Tough Love Ain't Love

"Sometimes you gotta show clients tough love so that they'll get their act together."

That is a direct quote in a community I was just in, and the third time in just over a week I had heard a similar sentiment. 

Tough love ain't love. It's being a coercive, power-hungry jerk and convincing yourself that it is love. Tough love is so far from love that it is like saying your socks are a portable napkin stuck in your shoe.

It is appropriate to set and socialize expectations with people. But denying people access to service unless they conform to a certain way of responding is akin to telling people to change who they are so that you can give them what they need. I don't subscribe to any belief of service delivery that uses housing as a reward instead of a right.

I get it - it can be frustrating to try and help people change that are resistant to the idea or actions of changing. This is why we have tools like Motivational Interviewing and Assertive Engagement. This is why we try to find strengths and assets to create a truly person-centred approach to service delivery. This is why effort (on the part of the service provider) is the siamese twin of success.

If we truly work from a place of compassion, then we embrace that it is a relationship between equals; not a relationship between healer and wounded. Tough love has a horrible power differential where the service provider deals in absolutes. I say it is like the person that wants to race home even though it is rush hour. Our work is more about moving slowly forward...but still moving. It is not about creating expectations that cannot or will not be met and then see it as a failure of the person on the journey for not getting to the destination quick enough.

A tough love approach is antithetical to understanding and practicing a recovery orientation in our work. Adding more pain is not going to stimulate more growth. Tough love increases feelings of shame, especially if the person does not measure up to the expectations that are laid out to them. Tough love does not appreciate that recovery is non-linear, and instead often circular and incremental. Tough love tries to force a one-size-fits-all approach rather than working through individual nuances.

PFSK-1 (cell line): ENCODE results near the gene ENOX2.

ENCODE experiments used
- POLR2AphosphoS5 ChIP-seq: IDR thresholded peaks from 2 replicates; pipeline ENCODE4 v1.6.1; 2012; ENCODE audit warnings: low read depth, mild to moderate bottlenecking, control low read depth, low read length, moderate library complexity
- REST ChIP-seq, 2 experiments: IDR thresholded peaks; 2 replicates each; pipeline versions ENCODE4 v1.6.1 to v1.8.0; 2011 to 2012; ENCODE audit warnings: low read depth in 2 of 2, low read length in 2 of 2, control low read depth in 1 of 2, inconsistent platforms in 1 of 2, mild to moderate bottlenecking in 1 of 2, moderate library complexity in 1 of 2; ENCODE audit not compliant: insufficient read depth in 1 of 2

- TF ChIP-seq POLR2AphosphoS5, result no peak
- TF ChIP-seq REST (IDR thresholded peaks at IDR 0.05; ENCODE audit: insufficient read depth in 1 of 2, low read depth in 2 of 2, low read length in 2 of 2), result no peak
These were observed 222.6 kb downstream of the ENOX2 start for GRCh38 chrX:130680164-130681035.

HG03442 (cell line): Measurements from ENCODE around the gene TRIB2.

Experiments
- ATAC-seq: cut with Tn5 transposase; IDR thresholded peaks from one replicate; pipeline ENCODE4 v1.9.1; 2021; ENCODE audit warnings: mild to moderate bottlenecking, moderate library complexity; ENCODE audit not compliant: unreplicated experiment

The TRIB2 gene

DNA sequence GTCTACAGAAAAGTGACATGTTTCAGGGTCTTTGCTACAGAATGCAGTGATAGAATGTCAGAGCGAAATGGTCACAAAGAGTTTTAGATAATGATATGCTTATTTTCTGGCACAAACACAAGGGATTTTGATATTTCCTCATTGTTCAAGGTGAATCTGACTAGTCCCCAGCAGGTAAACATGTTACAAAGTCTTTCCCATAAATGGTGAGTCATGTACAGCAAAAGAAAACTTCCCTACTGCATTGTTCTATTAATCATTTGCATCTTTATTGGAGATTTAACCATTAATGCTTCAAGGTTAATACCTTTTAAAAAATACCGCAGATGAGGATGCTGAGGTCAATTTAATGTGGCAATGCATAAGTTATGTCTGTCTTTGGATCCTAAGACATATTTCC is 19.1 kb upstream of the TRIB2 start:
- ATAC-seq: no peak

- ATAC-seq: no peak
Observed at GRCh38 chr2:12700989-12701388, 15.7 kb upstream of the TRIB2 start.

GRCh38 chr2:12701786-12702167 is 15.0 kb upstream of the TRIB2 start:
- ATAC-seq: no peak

While tough love continues to be very present in the substance use recovery industry - and that many practitioners in homeless services try to borrow the "logic" and apply it so homeless services - we must also remember that the substance use recovery industry is largely unregulated and many treatment programs institute programs and approaches that are not supported by solid, or any, evidence. Harsh rules and brutal confrontation rarely produce the desired outcome of the person enforcing the rules or engaging in the confrontation. And what is the message we are giving people with this? If you break the rules or do not respond the way that I want you to when I confront you then you are a failure. 

Those who want to practice tough love give us insight into their view of homelessness as well. Essentially, if you want to practice a tough love approach you are suggesting that homelessness is a choice, that the person is lazy, or that their homelessness is immoral. In other words, your approach is to try and break them of this bad habit. So no wonder tough love rarely works, especially over the long term, because homelessness is not a choice, a sign of laziness, or immoral. 

Let us instead radically practice kind love, not tough love. Let us begin by embracing where people are truly at, and that whatever place people are at when we engage with them is the right place for them at that moment. Let us avoid punishment or shaming if people do not change on a timeline we establish for them. Let us challenge ourselves to be more creative in our problem solving. Let us truly see and accept the dignity and worthiness of each person rather than seeing them as less than worthy of what we have to offer - and demanding that they change in order to get it.

About Iain De Jong

Iain is a playful nerd, hellbent on ending homelessness, increasing affordable housing, creating vibrant communities, and expanding the knowledge amongst leaders that influence social issues. Having held senior management and professional positions in government, non-profits, and the private sector, Iain has a wealth of experience and has garnered dozens of awards for his work across Canada and internationally. His work has taken him across Canada, the United States, and to Australia. In 2009, Iain joined OrgCode as its President & CEO, and in 2014 assumed full ownership of the firm. In addition to his work with OrgCode, Iain holds a part-time faculty position in the Graduate Urban Planning Programme at York University.


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